“It’s Time For Women Of Colour To Divest From Lena Dunham”: Zinzi Clemmons Quits Lenny Letter

"She cannot have our words if she cannot respect us."

Lena Dunham

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Here we are again! Lena Dunham has done a bad thing and apologised for it. Now we’re all left reckoning with the consequences. What does it mean to engage with the ‘feminist’ work of someone who so frequently wrongs women? Should Dunham still have access to the privilege and platforms she enjoys? This ride is making me nauseous, how do we all get off?

If you missed it: the latest controversy centres around accusations of sexual assault that were levelled at Girls writer and producer Murray Miller. Actress Aurora Perrineau filed a report alleging that Miller raped her when she was 17. Miller’s legal team is getting ready to fight the accusation, calling it “false and offensive”, and over the weekend Dunham and Girls producer Jenni Konner threw their weight behind the defence.

Citing “insider knowledge”, the pair said Miller was innocent and Perrineau was “one of the 3 percent of assault cases that are misreported”. It’s a hell of an about-face from her previous thoughts on the matter of sexual assault.

After a great deal of backlash, Dunham has now apologised and said she regrets making a public statement. “Every woman who comes forward deserves to be heard, fully and completely,” she added.

Writer Zinzi Clemmons is one of the many women who are now calling bullshit on the whole thing, particularly in regards to race (Dunham is siding with a white man over Perrineau, a black woman). Clemmons, who is a contributor to Dunham and Konner’s site, Lenny Letter, has posted a statement to Twitter urging “women of colour — black women in particular — to divest from Lena Dunham”.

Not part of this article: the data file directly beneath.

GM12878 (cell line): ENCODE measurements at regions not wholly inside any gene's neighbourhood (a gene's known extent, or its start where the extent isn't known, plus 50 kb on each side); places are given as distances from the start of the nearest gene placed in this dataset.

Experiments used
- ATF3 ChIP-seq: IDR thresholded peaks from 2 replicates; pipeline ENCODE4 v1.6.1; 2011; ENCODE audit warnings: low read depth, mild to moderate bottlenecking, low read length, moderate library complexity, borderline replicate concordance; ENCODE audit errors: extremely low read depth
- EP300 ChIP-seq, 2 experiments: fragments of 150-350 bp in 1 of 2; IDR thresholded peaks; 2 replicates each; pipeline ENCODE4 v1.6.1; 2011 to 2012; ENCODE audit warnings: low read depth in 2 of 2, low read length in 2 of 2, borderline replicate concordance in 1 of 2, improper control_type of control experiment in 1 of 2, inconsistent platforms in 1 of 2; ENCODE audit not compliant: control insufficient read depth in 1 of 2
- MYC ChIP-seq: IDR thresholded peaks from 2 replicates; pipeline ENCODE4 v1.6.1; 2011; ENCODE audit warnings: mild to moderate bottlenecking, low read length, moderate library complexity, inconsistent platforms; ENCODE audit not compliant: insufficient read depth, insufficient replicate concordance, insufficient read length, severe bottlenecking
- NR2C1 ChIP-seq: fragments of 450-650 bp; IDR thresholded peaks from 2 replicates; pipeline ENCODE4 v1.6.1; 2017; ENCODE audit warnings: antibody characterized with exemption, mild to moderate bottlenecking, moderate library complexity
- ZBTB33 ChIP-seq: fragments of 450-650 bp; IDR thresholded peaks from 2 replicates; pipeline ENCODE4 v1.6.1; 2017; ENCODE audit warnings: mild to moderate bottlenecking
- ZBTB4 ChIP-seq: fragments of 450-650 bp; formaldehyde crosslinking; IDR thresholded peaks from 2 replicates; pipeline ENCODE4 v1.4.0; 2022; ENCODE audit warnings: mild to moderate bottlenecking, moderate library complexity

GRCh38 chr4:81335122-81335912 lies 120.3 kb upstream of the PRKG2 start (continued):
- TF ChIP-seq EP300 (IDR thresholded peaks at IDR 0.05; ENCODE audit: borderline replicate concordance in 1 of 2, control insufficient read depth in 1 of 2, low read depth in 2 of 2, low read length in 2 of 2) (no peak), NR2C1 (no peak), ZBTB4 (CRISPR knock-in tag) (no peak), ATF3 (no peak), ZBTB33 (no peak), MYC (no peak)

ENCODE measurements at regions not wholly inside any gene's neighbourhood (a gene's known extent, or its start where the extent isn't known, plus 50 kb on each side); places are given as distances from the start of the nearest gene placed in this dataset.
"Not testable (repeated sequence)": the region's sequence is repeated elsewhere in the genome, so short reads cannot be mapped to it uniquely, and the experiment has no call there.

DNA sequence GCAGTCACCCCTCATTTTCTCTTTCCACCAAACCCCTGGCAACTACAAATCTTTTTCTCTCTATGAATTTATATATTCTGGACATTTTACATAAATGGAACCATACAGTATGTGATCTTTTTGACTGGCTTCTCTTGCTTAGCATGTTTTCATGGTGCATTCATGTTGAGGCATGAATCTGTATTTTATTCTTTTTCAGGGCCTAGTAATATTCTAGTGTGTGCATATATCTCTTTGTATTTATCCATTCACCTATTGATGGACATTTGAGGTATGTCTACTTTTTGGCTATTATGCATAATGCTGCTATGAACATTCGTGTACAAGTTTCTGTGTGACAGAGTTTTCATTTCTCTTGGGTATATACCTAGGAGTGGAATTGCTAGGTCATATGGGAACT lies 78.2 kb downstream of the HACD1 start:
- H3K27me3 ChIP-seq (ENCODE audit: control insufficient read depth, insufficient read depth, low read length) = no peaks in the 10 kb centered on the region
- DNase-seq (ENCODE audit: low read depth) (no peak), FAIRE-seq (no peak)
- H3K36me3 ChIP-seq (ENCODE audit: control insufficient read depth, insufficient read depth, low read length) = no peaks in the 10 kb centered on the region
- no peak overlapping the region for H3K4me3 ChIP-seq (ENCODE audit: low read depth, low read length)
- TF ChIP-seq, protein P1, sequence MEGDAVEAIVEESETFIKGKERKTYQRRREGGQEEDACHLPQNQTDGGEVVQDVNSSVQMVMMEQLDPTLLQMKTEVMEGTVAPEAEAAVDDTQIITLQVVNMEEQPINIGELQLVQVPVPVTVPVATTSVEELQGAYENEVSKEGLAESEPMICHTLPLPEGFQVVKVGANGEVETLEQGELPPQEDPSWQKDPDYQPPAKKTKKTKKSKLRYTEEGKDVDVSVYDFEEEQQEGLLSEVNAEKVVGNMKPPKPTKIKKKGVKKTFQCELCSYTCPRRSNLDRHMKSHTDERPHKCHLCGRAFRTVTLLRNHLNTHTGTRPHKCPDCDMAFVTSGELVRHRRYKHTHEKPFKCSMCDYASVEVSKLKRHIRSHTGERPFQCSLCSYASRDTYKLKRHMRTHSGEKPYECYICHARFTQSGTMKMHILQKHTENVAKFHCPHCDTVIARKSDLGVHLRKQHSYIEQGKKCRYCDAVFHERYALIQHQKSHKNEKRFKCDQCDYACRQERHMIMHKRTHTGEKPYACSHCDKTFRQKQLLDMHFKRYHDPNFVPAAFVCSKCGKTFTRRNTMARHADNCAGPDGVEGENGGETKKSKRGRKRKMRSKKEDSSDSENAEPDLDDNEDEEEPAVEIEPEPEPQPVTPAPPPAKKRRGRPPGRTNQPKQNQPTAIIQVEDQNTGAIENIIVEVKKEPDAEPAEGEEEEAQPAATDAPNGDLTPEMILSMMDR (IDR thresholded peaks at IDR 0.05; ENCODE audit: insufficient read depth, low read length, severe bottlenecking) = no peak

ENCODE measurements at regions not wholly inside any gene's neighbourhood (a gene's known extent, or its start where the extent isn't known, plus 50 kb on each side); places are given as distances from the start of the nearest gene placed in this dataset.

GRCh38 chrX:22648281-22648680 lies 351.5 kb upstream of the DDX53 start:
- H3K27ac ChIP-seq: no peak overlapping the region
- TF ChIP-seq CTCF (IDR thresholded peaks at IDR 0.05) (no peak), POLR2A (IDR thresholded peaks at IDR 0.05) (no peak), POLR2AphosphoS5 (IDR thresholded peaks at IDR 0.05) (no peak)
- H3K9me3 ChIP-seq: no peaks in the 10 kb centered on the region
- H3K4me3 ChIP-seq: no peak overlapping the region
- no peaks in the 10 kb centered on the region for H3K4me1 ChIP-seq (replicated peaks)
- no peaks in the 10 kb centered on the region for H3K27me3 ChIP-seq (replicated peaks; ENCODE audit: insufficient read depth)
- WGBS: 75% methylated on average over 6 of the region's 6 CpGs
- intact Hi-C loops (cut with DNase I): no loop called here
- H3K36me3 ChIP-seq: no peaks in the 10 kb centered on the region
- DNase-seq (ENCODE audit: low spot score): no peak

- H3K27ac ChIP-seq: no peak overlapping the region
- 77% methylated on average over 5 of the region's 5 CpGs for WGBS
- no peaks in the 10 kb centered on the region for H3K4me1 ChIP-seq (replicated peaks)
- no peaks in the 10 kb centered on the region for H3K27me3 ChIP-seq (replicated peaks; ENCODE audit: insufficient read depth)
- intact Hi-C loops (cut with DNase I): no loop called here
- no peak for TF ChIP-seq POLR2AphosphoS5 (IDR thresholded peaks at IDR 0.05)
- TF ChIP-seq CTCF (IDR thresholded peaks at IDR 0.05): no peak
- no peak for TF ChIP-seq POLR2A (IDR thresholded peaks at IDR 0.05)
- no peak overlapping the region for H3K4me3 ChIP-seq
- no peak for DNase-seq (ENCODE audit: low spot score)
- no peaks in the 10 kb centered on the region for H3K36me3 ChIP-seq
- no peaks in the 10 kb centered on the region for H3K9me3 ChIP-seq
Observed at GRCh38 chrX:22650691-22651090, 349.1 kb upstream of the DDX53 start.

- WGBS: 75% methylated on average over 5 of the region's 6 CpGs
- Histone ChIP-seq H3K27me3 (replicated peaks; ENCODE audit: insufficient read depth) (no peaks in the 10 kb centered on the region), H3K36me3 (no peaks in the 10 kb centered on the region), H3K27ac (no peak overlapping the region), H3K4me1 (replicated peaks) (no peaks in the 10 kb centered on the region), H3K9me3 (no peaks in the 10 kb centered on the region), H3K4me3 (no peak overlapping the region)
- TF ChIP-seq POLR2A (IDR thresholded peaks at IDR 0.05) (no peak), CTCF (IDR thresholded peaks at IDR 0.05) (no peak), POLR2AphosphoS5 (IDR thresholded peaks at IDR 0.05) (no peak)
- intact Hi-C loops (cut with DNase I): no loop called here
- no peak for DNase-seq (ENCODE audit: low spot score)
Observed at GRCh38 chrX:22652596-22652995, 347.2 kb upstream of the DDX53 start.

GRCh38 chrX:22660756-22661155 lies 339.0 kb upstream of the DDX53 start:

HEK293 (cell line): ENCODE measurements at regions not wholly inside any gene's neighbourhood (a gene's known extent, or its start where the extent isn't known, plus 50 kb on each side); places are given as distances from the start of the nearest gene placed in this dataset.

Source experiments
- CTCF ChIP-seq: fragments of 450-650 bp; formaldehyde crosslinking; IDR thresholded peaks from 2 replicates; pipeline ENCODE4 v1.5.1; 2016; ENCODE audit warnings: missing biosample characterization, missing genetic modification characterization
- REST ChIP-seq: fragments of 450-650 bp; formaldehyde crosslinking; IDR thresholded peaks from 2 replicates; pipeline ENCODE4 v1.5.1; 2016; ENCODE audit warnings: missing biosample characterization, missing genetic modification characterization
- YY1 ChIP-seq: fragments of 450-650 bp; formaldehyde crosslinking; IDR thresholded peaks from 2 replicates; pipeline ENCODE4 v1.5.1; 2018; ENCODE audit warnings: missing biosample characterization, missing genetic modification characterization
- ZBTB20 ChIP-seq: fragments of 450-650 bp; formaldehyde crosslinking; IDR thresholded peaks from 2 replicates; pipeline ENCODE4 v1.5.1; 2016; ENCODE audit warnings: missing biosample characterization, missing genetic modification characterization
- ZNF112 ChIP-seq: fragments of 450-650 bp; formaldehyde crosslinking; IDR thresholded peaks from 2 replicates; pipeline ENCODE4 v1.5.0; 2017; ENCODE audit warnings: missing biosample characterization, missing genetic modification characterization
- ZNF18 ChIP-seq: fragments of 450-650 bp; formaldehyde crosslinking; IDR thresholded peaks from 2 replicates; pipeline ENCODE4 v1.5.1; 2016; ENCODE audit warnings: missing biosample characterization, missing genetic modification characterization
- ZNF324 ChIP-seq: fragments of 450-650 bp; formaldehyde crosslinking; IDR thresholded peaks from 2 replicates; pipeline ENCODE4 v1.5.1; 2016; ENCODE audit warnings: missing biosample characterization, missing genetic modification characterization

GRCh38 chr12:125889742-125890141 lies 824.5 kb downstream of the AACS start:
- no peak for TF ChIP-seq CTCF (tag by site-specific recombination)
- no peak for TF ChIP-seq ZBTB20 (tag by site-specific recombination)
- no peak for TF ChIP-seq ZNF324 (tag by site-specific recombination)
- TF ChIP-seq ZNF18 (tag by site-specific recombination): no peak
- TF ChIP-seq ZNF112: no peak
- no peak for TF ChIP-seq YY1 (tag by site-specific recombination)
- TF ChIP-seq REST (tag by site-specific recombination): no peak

Clemmons said she will no longer be writing for Lenny, and added “She cannot have our words if she cannot respect us.”

While many black women have reckoned with Dunham’s racial insensitivities and ensuing controversies in the past, Clemmons’ protest of Dunham was made all the more compelling with some first-hand accounts alleging other wrongdoings. Clemmons runs in similar social circles to Dunham and claims those around her are guilty of an enduring “hipster racism”.

“Jemima Kirke was in my year at [Rhode Island School of Design] while I was at Brown,” she wrote. “We had many mutual acquaintances and still do. Most of these acquaintances were like Lena — wealthy, with parents who are influential in the art world. They had a lot of power and seemed to get off on simultaneously wielding it and denying it.

“Back in college, I avoided these people like the plague because of their well-known racism. I’d call their strain ‘hipster racism’, which typically uses sarcasm as a cover, and in the end, it looks a lot like gas-lighting — ‘It’s just a joke. Why are you overreacting?’ is a common response to a lot of these statements. In Lena’s circle, there was a girl who was known to use the N word in conversation in order to be provocative, and if she was ever called on it, she would say ‘it’s just a joke’.”

Clemmons also claims one of her best friends was “victimised in almost the exact same way [as Aurora Perrineau] by someone in Lena’s circle”. “It was never addressed,” she wrote.

Though we don’t have any further information on that situation, Clemmons has added that Dunham has lasting connections with many of the people she’s talking about.

She’s also throwing general shade at the Girls creator, because at this point, why not?